A young girl splashing about in a muddy puddle.

Free the kids

Free The Kids

With pressures of modern life like increasing time constraints, shrinking roaming spaces and technology, children are missing out on a vital aspect of their development: play. As a matter of fact, OMO’s [Skip’s] global research (study of 12,000 parents) showed that children’s playtime is dramatically declining! The most worrying part is the fact that the majority of children are now spending as little time outdoors as prison inmates.

Even though experts agree that there are multiple and wide-ranging benefits associated with children’s use of technology, ‘screen time’ is perceived to be a key barrier to getting kids outdoors. Nearly eight out of ten parents (78 per cent) admit that their children often refuse to play without some form of technology being involved.

To draw attention to this, OMO [SKIP] created Free the Kids, a thought-provoking film that starkly illustrates the current imbalance in play. Filmed in a maximum security prison in Wabash, Indiana, Director Toby Dye spoke to prison inmates about what their outdoors time meant to them. Meanwhile, leading expert in education, creativity and human development Sir Ken Robinson partnered with OMO [SKIP] to chair the Dirt is Good Child Development Advisory Board and inspire conversation around the importance of getting children outdoors and experiencing more real play in their lives.

 

What is Outdoor Classroom Day?

Outdoor Classroom Day is a global campaign to celebrate and inspire outdoor play at schools! Even though parents and teachers understand the importance of spending time outdoors, play time sometimes gets squeezed out of the school day by competing demands.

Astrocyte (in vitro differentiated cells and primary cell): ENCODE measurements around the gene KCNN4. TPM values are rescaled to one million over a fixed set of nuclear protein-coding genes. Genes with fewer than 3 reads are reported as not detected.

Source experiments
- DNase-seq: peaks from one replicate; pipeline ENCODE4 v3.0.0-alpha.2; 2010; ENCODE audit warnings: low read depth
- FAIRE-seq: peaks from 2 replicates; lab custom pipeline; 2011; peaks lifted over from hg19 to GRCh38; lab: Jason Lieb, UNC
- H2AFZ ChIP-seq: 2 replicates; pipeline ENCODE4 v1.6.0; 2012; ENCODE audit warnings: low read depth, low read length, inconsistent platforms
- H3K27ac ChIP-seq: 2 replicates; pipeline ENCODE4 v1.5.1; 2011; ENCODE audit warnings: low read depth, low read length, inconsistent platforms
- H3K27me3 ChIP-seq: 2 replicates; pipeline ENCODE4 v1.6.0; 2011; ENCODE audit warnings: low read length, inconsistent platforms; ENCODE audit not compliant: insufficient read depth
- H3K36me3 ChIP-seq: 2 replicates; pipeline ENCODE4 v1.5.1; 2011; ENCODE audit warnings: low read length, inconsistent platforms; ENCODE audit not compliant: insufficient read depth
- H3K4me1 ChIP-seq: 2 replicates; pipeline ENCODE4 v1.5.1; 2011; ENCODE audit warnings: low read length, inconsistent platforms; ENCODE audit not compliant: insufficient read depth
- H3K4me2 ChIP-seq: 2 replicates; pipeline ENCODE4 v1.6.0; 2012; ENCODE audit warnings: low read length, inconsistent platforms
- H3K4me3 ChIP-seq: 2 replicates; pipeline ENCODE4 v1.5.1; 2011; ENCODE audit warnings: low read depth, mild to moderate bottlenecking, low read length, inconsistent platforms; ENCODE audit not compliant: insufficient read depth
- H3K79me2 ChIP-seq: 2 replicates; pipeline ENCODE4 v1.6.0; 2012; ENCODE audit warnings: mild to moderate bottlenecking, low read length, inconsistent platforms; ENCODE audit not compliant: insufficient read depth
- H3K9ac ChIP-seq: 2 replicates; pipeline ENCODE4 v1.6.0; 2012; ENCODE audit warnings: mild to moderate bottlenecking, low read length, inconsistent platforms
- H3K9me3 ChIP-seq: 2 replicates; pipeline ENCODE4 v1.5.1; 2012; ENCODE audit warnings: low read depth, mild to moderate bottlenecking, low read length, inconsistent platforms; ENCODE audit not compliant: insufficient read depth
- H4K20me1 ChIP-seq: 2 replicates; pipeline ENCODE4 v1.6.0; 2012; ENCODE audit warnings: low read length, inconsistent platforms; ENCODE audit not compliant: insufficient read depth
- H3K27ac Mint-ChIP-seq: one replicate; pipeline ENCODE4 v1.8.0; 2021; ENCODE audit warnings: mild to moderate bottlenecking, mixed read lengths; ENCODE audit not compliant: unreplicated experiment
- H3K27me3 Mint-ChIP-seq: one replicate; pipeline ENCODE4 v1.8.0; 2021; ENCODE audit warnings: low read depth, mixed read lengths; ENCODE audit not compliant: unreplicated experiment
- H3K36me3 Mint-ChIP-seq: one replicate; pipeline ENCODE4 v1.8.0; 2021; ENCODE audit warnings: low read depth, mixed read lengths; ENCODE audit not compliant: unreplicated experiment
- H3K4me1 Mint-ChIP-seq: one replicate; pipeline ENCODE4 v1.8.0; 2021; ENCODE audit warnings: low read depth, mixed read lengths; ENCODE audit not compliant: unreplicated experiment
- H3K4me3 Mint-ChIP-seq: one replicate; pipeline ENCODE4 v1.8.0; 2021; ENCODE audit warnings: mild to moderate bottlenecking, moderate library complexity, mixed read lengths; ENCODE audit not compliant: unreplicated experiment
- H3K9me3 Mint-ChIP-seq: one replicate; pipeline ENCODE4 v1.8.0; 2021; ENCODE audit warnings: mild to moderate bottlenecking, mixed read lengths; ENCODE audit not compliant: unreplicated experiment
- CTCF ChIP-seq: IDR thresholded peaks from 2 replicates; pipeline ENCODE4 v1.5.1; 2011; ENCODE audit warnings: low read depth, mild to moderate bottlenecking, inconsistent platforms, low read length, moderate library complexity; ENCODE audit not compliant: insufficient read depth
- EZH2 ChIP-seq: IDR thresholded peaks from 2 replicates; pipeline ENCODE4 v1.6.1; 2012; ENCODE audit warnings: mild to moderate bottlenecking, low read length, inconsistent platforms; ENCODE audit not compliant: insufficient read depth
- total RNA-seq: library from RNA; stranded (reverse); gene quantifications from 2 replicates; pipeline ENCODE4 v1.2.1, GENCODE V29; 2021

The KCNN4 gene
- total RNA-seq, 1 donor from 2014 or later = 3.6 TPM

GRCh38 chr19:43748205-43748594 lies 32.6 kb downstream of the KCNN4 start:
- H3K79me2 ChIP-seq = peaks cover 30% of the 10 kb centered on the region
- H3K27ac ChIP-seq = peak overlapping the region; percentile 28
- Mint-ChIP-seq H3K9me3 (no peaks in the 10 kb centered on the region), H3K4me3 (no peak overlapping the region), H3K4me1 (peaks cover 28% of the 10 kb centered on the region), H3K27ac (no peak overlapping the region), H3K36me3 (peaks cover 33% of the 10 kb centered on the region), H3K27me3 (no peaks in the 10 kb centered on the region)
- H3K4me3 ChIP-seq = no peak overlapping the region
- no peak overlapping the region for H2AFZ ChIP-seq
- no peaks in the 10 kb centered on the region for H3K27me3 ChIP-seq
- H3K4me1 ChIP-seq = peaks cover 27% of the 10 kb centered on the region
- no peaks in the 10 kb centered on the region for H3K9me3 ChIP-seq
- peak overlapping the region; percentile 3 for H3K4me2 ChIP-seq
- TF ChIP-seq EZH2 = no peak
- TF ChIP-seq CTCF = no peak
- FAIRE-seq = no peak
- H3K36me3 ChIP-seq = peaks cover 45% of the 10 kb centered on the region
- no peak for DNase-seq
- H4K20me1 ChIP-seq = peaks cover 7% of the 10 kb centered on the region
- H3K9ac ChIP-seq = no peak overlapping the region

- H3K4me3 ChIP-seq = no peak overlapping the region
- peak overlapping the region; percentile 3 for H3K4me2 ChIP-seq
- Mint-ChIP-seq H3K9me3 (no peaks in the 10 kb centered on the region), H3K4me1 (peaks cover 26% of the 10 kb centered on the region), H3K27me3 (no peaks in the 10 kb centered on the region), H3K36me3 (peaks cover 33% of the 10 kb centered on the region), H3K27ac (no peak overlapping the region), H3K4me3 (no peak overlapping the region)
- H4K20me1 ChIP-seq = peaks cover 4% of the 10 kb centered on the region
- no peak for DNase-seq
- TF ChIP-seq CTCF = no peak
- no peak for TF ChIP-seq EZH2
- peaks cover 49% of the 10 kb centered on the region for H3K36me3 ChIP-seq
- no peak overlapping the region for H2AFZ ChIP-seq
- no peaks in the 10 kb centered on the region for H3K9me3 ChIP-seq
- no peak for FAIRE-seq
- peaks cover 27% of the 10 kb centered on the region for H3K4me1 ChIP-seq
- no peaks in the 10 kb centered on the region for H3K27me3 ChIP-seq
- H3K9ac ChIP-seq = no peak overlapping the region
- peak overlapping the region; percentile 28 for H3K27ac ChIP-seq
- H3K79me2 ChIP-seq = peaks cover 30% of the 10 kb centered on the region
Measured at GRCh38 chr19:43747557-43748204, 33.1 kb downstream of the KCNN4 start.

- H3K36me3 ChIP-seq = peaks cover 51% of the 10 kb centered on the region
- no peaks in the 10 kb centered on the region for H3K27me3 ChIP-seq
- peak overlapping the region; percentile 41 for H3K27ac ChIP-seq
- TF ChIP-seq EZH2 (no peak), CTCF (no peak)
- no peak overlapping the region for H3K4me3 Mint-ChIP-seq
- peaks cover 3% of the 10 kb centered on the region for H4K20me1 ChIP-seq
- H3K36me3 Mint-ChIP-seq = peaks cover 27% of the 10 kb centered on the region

Anyone who has seen the effect of taking children outdoors to learn and play understands how powerful such experiences can be. Play is essential for children’s healthy development, meaning it’s an essential part of every day. Learning outdoors, also known as learning by doing, creates lasting memories, helps build a greater awareness of the environment, provides more opportunities to think independently, and gets children feeling challenged and excited by learning.

To celebrate this importance of real play and outdoor time 1700 schools globally took part in Outdoor Classroom Day on June 17, 2016 by including real and outdoor play into formal education. There were 270,000+ children involved, who spent a collective 814,000+ hours in 23 countries learning outdoors.

The first day was so successful that it is expanding to more countries with the next iteration of Outdoor Classroom Day slated for October 6, 2016. Parents and teachers around the world have been galvanized to get outdoors with their children, and have been posting pictures of their time outside through the hashtag #dirtisgood and #outdoorclassroomday, sharing their tips on how they get their kids playing every day.

 

Parents: find out more about Outdoor Classroom Day

Teachers: want to register your class/school?